The opinion of the court was delivered by: Landya McCafferty United States Magistrate Judge
Allan Cullen, appearing pro se, has petitioned for a writ of habeas corpus (doc. no. 1). See 28 U.S.C. § 2254. The matter is here for preliminary review to determine whether or not the claims raised in the petition are facially valid and may proceed. See Rule 4 of the Rules Governing Section 2254 cases in the United States District Courts ("§ 2254 Rules").
Pursuant to § 2254 Rule 4, a judge is required to promptly examine any petition for habeas relief, and if "it plainly appears from the petition and any attached exhibits that the petitioner is not entitled to relief in the district court, the judge must dismiss the petition." Id. In undertaking this review, the court decides whether the petition contains sufficient factual matter, accepted as true, to state a claim to relief that is plausible on its face and cognizable in a federal habeas action. See McFarland v. Scott, 512 U.S. 849, 856 (1994) ("Federal courts are authorized to dismiss summarily any habeas petition that appears legally insufficient on its face." (citing § 2254 Rule 4)).
The court undertakes this preliminary review of the petition with due consideration for the petitioner's pro se status. "[A]s a general rule, . . . we hold pro se pleadings to less demanding standards than those drafted by lawyers and endeavor, within reasonable limits, to guard against the loss of pro se claims due to technical defects." Dutil v. Murphy, 550 F.3d 154, 158 (1st Cir. 2008).
In May 2002, Allan Cullen was convicted of five counts of felonious sexual assault, in violation of N.H. Rev. Stat. Ann. ("RSA") § 632-A:2, and was sentenced in September 2002 to a ten to twenty year stand-committed sentence, a consecutive five to twenty year stand-committed sentence, and three suspended sentences. Cullen filed a direct appeal, and the New Hampshire Supreme Court ("NHSC") affirmed his conviction and sentence on October 31, 2003.
Cullen and the State each pursued post-conviction proceedings. The State filed a motion for sentence review in October 2002. The Sentence Review Division modified Cullen's sentence in an order issued on March 23, 2006. An appeal of that decision was filed in the NHSC, and the NHSC affirmed the Sentence Review Division's decision on March 20, 2007.
Cullen filed a motion for a new trial and thereafter, a state petition for writ of habeas corpus. The superior court denied the motion for a new trial in November 2003, and the NHSC summarily affirmed that order on February 9, 2004. In October 2004, the state superior court denied Cullen's July 2004 petition for a writ of habeas corpus. The petition before this court does not indicate whether Cullen appealed that order, and if so, whether and when the NHSC issued an order on that appeal.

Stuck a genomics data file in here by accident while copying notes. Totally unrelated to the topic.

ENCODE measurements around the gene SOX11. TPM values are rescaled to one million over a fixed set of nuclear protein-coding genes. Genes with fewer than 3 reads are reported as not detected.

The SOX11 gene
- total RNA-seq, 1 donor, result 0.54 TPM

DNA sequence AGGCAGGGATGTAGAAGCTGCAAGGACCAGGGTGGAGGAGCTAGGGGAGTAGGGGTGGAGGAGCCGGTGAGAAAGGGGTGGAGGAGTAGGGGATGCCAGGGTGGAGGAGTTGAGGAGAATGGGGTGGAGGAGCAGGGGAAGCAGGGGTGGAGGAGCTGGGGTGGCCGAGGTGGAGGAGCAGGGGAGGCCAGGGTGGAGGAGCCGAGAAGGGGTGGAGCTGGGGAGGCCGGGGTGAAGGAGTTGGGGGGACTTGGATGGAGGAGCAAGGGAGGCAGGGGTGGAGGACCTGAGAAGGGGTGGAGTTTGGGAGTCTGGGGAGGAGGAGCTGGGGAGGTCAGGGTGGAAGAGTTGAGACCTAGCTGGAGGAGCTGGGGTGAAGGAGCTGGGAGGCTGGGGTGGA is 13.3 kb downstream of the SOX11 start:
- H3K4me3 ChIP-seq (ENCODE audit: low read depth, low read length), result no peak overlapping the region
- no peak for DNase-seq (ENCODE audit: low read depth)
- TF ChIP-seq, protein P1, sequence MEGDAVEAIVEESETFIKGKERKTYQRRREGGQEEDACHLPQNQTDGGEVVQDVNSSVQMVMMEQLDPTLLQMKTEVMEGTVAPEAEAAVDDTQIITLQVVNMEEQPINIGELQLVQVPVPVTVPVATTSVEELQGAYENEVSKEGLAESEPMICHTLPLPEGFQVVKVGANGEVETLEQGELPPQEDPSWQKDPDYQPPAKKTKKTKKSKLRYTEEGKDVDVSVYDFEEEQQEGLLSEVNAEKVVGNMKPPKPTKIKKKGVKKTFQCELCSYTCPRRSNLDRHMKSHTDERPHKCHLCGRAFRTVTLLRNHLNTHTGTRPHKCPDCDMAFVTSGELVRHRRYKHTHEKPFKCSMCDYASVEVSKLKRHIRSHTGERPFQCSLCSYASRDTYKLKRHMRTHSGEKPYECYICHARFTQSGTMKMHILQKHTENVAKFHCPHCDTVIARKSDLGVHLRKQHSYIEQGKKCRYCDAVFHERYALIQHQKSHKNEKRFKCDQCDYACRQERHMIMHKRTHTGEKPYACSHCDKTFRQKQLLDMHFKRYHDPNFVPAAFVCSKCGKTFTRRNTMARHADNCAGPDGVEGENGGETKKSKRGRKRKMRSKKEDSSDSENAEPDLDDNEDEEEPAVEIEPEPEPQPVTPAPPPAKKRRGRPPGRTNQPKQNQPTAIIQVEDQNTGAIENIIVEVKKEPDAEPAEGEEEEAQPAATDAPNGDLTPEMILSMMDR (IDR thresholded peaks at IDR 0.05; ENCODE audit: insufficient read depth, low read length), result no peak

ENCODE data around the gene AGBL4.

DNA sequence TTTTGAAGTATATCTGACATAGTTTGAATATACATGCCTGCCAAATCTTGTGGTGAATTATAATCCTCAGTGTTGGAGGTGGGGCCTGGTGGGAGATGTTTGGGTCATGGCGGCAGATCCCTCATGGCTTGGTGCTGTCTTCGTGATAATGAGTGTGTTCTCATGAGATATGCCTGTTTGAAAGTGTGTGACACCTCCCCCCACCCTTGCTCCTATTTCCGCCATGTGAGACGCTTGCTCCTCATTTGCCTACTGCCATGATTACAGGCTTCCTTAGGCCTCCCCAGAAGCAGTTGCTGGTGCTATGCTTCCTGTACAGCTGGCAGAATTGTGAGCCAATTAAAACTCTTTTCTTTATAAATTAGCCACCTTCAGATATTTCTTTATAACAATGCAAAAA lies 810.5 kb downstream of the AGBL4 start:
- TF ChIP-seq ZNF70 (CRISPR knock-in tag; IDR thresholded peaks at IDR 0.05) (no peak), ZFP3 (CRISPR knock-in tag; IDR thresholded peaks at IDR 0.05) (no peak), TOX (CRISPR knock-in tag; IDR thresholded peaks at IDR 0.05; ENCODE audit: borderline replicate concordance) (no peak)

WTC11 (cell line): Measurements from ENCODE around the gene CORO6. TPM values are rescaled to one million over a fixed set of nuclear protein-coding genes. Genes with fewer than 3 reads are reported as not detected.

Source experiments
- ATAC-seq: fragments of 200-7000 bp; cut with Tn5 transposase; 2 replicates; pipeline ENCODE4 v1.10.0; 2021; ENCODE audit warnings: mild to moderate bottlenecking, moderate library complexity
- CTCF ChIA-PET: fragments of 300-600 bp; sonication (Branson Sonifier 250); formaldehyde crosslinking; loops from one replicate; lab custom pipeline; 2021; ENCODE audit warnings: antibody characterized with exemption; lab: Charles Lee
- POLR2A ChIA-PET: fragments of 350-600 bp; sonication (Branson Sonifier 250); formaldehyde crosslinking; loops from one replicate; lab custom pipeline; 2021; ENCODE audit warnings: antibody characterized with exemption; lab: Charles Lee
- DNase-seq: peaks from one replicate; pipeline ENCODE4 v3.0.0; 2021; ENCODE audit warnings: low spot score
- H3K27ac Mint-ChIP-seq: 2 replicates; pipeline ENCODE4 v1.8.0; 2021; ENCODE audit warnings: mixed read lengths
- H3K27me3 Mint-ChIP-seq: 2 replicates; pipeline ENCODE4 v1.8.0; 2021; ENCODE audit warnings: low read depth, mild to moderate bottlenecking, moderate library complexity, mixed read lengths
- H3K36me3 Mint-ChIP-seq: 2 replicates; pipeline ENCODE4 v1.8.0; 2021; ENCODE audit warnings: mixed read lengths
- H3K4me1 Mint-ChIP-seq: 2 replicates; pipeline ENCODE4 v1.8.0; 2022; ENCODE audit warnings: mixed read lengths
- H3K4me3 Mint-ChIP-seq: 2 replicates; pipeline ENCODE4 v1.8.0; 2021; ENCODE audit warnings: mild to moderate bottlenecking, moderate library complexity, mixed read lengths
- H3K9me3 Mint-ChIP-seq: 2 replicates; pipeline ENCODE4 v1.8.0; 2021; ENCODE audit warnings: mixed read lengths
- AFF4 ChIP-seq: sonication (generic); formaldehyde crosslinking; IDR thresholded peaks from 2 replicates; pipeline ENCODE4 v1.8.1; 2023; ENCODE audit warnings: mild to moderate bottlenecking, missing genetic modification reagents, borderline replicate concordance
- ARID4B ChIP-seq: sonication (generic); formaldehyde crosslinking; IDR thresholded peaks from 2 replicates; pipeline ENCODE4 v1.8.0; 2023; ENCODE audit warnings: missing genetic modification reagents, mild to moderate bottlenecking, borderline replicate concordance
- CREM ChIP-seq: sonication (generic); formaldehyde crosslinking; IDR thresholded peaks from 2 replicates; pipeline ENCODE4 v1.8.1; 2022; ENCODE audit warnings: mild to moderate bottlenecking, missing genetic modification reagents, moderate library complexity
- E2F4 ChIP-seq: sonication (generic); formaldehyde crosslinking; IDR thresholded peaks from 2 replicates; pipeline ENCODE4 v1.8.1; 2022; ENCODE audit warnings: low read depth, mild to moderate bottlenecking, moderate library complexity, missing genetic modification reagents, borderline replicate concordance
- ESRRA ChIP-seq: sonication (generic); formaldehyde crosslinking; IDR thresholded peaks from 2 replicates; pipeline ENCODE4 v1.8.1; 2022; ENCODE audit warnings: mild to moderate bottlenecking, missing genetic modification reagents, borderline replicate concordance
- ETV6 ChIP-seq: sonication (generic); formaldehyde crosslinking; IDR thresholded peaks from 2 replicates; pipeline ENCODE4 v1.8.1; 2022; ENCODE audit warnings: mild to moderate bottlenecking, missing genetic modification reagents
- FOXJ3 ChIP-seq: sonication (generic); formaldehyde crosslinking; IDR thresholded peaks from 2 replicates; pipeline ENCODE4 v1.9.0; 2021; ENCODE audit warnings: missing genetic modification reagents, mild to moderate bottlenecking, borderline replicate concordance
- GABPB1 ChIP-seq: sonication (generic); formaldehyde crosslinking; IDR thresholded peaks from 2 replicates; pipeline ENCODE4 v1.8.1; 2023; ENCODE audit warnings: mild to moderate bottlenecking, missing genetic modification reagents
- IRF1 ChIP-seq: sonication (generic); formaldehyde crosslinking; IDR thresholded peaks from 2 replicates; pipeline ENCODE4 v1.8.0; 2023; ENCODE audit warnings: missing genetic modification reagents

On June 4, 2012, Cullen filed a new petition for a writ of habeas corpus in the state superior court. That petition was pending at the time Cullen filed the § 2254 petition (doc. no. 1) presently before this court.
"A 1-year period of limitation shall apply to an application for a writ of habeas corpus by a person in custody pursuant to the judgment of a State court." 28 U.S.C. § 2244(d)(1). In general, the one year period begins to run upon the conclusion of all direct appeals in the state court system, followed by either the completion or denial of certiorari proceedings in the United States Supreme Court, or the expiration of the time allotted for filing a petition for certiorari review by the United States Supreme Court. Id.; see also Ramos-Martinez v. United States, 638 F.3d 315, 320 (1st Cir. 2011); cf. U.S. Sup. Ct. R. 13(1) (petition for writ of certiorari is timely filed within 90 days of entry of state supreme court judgment). That limitation period, however, is subject to the following tolling provision: "The time during which a properly filed application for State post-conviction or other collateral review with respect to the pertinent judgment or claim is pending shall not be counted toward any period of limitation under this subsection." 28 U.S.C. § 2244(d)(2).
When the limitation period is tolled by a petitioner's pursuit of post-conviction or collateral review in state court, the "application for [state] post-conviction relief is pending from the time it is first filed until [the time it is] finally disposed of and further appellate review is unavailable under the particular state's procedures." Drew v. MacEachern, 620 F.3d 16, 21 (1st Cir. 2010) (internal quotation marks and citations omitted)). In the context of post-conviction or collateral review, as with direct review, final disposition comes either with "the completion of appellate review or the expiration of time for seeking such review." Currie v. Matesanz, 281 F.3d 261, 266 (1st Cir. 2002) (citing 28 U.S.C. § 2244(d)(1)); Swartz v. Meyers, 204 F.3d 417, 421-25 (3d Cir. 2000) (application for collateral review stopped being "pending" when time for appealing lower state court order expired).
The timeline presented in Cullen's petition suggests that the statute of limitations began to run ninety days after October 31, 2004 (one year after the NHSC affirmed Cullen's direct appeal). That time period was tolled for the duration of the post-conviction proceedings, including the sentence review proceedings. See Wall v. Kholi, 131 S. Ct. 1278, 1284-87 (2011). Such ...